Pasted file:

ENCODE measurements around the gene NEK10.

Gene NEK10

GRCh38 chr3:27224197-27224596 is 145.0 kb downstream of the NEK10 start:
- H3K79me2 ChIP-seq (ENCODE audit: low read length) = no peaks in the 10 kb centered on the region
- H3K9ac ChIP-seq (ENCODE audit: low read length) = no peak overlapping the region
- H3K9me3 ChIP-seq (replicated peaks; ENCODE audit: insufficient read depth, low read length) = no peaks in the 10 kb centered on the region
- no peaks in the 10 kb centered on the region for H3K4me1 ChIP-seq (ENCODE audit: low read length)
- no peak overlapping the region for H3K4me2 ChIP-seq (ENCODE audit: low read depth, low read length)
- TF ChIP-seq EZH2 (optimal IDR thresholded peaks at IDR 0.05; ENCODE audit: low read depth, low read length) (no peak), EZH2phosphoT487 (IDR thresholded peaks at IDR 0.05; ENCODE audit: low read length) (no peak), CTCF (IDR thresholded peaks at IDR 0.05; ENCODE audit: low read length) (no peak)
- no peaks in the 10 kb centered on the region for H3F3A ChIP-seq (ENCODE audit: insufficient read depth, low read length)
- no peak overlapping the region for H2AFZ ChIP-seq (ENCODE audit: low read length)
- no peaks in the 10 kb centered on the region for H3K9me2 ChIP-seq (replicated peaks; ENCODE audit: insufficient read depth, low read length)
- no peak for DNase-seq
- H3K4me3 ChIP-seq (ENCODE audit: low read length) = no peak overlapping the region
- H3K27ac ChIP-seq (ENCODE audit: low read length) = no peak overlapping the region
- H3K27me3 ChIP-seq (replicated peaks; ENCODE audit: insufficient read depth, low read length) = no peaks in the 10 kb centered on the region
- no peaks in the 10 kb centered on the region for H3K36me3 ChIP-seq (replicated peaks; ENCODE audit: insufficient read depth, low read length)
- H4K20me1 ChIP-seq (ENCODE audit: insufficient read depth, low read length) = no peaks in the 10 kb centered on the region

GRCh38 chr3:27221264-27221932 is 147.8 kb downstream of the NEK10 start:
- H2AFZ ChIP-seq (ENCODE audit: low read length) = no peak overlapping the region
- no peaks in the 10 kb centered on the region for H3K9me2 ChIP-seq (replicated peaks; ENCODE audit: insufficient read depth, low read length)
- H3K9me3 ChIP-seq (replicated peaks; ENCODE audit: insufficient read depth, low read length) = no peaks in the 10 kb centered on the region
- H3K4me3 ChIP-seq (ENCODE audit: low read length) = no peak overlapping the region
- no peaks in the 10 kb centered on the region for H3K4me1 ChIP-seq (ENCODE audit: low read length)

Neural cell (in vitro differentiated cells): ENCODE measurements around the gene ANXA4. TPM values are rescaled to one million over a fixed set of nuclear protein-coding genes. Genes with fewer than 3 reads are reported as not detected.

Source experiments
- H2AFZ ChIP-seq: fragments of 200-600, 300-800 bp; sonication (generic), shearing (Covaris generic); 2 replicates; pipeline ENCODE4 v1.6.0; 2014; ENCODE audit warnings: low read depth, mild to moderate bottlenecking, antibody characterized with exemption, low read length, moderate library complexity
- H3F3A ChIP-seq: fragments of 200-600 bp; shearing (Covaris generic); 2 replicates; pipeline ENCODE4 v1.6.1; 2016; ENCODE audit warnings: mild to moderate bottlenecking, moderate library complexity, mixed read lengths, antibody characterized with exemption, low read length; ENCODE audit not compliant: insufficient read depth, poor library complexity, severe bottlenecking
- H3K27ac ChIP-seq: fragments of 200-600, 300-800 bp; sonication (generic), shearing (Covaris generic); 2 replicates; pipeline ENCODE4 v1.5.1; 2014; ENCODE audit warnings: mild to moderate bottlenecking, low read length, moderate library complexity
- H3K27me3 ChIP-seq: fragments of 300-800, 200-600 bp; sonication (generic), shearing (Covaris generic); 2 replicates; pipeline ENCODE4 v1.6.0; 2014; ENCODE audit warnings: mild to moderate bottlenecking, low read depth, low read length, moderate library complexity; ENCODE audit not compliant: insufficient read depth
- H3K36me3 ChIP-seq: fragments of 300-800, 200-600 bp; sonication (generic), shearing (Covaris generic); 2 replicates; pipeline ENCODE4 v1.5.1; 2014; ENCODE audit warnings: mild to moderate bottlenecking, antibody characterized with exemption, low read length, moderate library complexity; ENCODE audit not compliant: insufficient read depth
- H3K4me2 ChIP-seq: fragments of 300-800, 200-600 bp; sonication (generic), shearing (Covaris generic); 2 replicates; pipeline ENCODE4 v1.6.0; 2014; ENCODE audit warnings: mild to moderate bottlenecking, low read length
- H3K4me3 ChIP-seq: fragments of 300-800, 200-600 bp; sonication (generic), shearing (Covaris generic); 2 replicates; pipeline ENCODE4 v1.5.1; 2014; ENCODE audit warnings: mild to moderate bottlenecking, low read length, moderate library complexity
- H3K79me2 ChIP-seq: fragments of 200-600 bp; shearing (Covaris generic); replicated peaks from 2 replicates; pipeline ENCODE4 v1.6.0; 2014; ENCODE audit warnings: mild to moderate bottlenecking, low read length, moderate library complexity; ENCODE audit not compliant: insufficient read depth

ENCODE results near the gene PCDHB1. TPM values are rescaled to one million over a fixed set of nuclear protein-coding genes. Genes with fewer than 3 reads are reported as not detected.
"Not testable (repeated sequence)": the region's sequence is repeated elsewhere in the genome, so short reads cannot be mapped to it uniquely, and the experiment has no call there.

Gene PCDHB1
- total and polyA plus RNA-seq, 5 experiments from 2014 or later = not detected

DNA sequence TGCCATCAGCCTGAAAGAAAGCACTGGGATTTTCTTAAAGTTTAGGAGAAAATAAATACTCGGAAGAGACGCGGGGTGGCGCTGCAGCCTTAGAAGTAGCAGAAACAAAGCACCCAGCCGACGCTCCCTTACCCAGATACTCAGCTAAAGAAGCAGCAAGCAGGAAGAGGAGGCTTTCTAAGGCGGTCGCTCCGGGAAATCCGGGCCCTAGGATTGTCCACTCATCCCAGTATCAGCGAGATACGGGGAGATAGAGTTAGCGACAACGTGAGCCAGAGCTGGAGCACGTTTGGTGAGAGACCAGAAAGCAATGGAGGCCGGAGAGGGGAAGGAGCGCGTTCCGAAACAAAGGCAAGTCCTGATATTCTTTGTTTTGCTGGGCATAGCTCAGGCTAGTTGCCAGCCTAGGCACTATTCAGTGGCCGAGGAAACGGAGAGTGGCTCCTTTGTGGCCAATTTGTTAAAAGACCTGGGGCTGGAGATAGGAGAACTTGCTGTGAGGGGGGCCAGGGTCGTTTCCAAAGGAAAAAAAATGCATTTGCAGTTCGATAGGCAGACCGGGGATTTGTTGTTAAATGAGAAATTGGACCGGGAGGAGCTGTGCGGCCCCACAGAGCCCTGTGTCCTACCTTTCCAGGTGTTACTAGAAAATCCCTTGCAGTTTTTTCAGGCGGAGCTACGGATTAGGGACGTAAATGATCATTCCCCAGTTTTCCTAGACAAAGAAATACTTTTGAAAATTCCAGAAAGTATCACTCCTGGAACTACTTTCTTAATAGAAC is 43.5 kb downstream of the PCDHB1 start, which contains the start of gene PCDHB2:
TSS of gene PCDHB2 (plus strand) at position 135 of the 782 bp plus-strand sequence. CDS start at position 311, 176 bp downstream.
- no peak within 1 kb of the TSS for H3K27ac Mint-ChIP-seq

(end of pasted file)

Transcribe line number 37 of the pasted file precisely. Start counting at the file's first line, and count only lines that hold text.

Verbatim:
Gene PCDHB1